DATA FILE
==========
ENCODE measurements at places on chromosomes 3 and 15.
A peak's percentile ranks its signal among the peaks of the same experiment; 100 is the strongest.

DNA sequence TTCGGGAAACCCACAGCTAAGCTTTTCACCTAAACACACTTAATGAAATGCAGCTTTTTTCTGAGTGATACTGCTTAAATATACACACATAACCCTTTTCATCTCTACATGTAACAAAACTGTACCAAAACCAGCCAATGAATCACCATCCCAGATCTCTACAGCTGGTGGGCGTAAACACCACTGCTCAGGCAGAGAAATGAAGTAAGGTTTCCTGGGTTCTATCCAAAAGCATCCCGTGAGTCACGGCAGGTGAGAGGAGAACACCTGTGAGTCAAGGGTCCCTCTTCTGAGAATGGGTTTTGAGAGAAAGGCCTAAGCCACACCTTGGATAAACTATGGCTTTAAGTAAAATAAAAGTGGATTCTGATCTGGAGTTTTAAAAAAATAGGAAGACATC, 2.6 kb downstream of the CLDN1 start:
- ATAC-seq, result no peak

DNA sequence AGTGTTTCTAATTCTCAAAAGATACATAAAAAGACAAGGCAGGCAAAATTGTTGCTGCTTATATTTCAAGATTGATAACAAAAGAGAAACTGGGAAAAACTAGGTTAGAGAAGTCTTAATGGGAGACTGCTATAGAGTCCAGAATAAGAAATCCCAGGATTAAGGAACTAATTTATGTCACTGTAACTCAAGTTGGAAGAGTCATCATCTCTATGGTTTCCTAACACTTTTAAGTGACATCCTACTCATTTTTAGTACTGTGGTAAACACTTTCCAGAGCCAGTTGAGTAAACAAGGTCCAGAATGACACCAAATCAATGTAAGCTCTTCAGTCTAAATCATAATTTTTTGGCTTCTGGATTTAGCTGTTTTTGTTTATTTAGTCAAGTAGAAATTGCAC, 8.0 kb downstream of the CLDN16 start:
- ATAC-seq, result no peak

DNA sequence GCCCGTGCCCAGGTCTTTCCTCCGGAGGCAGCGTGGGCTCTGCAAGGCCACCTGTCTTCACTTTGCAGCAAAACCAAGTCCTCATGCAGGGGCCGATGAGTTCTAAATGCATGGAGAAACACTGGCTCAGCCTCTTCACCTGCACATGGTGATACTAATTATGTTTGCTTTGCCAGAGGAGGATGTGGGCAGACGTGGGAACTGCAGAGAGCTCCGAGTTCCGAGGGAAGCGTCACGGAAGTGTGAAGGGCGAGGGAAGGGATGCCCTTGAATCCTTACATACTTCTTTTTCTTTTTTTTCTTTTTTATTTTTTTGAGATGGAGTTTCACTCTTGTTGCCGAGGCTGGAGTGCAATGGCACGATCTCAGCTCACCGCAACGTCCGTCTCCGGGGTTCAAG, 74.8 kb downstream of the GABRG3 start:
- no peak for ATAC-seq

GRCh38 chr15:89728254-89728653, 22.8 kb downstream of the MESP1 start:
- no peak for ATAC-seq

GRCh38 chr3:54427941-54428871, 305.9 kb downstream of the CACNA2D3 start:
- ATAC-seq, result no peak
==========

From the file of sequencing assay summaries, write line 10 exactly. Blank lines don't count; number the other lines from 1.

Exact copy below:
- no peak for ATAC-seq